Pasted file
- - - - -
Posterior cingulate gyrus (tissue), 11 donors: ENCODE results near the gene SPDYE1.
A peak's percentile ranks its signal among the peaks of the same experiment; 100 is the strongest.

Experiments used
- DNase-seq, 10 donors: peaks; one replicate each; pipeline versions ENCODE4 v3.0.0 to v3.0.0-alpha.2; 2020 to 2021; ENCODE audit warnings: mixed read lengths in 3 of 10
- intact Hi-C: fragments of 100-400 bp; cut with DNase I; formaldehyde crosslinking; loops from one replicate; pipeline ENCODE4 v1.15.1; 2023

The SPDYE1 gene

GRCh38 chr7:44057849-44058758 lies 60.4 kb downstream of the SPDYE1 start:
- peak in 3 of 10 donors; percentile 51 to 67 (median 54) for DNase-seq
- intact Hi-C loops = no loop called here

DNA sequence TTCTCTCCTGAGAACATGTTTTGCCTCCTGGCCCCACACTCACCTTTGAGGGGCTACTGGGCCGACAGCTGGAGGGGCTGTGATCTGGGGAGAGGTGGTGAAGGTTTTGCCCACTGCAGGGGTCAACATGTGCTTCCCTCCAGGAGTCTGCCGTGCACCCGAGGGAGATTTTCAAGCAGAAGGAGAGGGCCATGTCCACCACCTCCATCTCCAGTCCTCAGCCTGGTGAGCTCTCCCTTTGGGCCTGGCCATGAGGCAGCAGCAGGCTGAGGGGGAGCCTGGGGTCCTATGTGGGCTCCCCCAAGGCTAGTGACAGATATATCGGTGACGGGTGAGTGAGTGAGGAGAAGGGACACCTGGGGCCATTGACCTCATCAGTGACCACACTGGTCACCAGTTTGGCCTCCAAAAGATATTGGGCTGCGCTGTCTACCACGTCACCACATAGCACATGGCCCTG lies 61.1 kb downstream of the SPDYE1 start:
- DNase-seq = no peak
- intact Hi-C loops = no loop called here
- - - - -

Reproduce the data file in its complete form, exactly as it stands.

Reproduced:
Posterior cingulate gyrus (tissue), 11 donors: ENCODE results near the gene SPDYE1.
A peak's percentile ranks its signal among the peaks of the same experiment; 100 is the strongest.

Experiments used
- DNase-seq, 10 donors: peaks; one replicate each; pipeline versions ENCODE4 v3.0.0 to v3.0.0-alpha.2; 2020 to 2021; ENCODE audit warnings: mixed read lengths in 3 of 10
- intact Hi-C: fragments of 100-400 bp; cut with DNase I; formaldehyde crosslinking; loops from one replicate; pipeline ENCODE4 v1.15.1; 2023

The SPDYE1 gene

GRCh38 chr7:44057849-44058758 lies 60.4 kb downstream of the SPDYE1 start:
- peak in 3 of 10 donors; percentile 51 to 67 (median 54) for DNase-seq
- intact Hi-C loops = no loop called here

DNA sequence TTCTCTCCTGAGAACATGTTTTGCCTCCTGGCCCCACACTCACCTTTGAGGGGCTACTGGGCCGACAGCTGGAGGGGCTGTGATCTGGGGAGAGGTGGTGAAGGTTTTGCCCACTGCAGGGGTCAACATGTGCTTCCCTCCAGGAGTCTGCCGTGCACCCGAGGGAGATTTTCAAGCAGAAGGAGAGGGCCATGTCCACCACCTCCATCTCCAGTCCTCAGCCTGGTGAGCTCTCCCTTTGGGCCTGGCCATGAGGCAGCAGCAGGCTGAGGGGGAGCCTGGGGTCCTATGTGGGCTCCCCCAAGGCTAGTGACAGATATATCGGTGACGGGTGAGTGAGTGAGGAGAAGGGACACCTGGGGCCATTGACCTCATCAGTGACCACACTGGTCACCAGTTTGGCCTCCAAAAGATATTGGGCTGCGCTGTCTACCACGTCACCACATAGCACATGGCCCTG lies 61.1 kb downstream of the SPDYE1 start:
- DNase-seq = no peak
- intact Hi-C loops = no loop called here